Dr. Barraza submits a detailed study of utilitarianism and its offspring, consequentialism, and purports to show why it is not an acceptable moral system. As G. Anscombe pointed out, it arose when ethics was no longer based on the virtues and people looked for a way to evaluate moral actions in conformity with the predominant technological outlook. Consequentialism holds that the criterion of morality is that of the best overall result possible, whereas for utilitarianists it is the greatest amount of (...) pleasure, satisfaction, or happiness. John Stewart Mill’s utilitarianism is examined in great detail. Mill felt that the criterion of morality cannot be something intuitively known, but has to be easily recognizable, as, for instance, the consequences of our acts, namely the greatest happiness proper to man as a human being. Mill experienced some difficulties when trying to integrate duties with regard to others. His answers to eight objections raised against his theory are seen as insufficient by Barraza, as is Mill’s justification of the principle of “the greatest happiness.” Mill’s ethics is profoundly marked by the spirit of the Enlightenment, that is, by a type of rationalism related to the empirical sciences; everything was to be explained by one simple principle, without any reference to religion. Important points in the system are the stress on freedom and equality, freedom being the primary value. Mill seeks to secure the greatest possible space for personal freedom, which, however, is limited by the interests of others. Equality results from impartiality which demands that the happiness of the agent is not placed above that of others. Furthermore, Mill’s ethics is characterized by its optimism and its social orientation, aiming as it does at the well-being of the greatest number. However, despite a semblance of coherence Mill’s work is full of ambiguities. A glaring difficulty is that the intention of the agent has nothing to do with the results and their evaluation. (shrink)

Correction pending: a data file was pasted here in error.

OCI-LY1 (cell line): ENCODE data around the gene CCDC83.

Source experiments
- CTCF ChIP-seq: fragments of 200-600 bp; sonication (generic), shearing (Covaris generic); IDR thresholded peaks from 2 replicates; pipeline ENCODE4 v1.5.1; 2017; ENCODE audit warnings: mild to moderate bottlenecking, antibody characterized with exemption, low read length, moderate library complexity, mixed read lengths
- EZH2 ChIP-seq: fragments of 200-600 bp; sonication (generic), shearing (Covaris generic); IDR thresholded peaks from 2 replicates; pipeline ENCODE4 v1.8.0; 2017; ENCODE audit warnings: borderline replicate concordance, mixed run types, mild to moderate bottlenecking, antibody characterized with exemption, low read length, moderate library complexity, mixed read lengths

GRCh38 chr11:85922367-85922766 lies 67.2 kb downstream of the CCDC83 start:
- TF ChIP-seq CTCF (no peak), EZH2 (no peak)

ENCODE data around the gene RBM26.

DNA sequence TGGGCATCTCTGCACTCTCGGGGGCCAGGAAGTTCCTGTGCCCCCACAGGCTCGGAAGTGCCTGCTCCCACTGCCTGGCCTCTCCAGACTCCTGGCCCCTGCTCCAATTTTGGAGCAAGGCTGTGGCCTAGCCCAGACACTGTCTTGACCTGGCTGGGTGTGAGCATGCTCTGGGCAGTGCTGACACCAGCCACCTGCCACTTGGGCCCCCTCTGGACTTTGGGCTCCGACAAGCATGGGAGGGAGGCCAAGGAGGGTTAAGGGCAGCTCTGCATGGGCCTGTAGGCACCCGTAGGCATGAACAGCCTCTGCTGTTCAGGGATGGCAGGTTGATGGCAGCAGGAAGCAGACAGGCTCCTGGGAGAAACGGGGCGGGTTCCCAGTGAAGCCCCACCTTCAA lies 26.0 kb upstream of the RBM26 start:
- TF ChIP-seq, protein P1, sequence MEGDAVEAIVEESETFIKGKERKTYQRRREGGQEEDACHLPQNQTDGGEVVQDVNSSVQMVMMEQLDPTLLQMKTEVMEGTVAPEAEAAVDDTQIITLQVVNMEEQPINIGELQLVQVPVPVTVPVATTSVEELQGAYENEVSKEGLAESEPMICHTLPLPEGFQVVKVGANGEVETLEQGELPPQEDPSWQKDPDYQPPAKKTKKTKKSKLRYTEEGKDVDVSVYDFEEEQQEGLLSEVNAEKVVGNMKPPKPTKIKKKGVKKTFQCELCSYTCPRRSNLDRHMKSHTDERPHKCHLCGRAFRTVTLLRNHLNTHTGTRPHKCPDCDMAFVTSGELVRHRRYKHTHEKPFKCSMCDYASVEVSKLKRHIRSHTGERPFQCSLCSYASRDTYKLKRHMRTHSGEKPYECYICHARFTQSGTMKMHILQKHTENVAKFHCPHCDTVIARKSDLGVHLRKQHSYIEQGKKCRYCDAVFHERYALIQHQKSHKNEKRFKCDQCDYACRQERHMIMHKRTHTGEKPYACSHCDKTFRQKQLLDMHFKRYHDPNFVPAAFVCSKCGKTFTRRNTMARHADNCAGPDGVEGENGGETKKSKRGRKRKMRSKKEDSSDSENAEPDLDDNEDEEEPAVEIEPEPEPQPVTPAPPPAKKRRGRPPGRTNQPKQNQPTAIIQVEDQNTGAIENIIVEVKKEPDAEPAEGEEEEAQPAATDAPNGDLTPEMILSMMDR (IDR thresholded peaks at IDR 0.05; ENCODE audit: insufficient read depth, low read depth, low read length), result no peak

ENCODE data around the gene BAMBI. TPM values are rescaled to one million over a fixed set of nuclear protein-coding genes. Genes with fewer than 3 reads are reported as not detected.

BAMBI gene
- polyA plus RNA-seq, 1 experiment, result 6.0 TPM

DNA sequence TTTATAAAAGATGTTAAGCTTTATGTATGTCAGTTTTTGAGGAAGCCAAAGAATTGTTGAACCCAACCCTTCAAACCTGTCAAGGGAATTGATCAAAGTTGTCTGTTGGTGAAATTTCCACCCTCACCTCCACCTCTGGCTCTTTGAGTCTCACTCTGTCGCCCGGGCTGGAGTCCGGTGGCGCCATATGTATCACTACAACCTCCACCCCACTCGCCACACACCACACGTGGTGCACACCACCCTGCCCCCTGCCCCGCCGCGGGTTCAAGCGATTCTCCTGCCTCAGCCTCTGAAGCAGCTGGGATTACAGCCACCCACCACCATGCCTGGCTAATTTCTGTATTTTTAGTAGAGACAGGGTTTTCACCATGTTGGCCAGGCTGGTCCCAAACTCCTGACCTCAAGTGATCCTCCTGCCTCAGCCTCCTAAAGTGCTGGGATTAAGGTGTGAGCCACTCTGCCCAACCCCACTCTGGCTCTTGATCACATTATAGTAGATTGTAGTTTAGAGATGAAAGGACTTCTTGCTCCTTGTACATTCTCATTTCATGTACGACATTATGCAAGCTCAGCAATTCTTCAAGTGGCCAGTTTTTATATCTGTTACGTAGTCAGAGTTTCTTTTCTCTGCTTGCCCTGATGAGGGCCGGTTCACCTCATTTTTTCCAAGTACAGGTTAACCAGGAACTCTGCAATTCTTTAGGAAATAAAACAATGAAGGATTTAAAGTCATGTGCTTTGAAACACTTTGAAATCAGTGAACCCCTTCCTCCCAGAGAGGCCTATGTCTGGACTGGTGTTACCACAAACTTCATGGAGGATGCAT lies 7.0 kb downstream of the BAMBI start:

This edition of Michael Scot’s Latin translation of Aristotle’s De partibus animalium is part of a vast project, under the supervision of the Royal Netherlands Academy of Arts and Sciences, to publish the Syriac, Arabic, and Hebrew translations of Aristotle’s works, of the Latin translations of these works, and of the medieval paraphrases and commentaries made in the context of this translation tradition. After a general introduction, the Latin text is presented, followed by a good number of excellent notes, an (...) Index latino-arabus, an Index of proper names of animals and an Index arabo-latinus. This is followed by an Index of the Greek names of plants and animals. (shrink)
This beautifully presented volume is a reprint of two series of, respectively, four and five dialogues by the French sceptical philosopher La Mothe Le Vayer, originally published about 1631. The dialogues are a sparkling display of humanist learning and make pleasant reading, although philosophically their quality is rather poor. If we say that La Mothe was a sceptic, this assertion must immediately be qualified. From the dialogue "In Defence of Scepticism," we learn that in La Mothe's eyes a sceptic is (...) a person who doubts about everything, but not unreasonably--rather he goes along with what now appears. We would perhaps call this position critical rather than sceptical. La Mothe dwells on the variety of opinions and beliefs held by different people to point out that one can hardly be totally certain in one's evaluation of what is true and what is false and of what is right or wrong. The French humanist is at his best when he describes the enormous variety of customs. He introduces numerous quotations from Greek and Latin authors as well as from the letters of missionaries in the Far East or Latin America. One admires his versatility, his command of history, and his acquaintance with philosophers and theologians. Less admirable is his satisfaction with his own sceptical epochë not to accept anything as entirely certain, except, as it seems, the dogmas of the Christian faith. (shrink)